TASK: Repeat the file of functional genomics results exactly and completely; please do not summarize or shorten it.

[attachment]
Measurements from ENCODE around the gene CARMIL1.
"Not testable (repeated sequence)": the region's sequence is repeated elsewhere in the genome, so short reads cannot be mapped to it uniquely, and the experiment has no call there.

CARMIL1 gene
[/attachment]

Measurements from ENCODE around the gene CARMIL1.
"Not testable (repeated sequence)": the region's sequence is repeated elsewhere in the genome, so short reads cannot be mapped to it uniquely, and the experiment has no call there.

CARMIL1 gene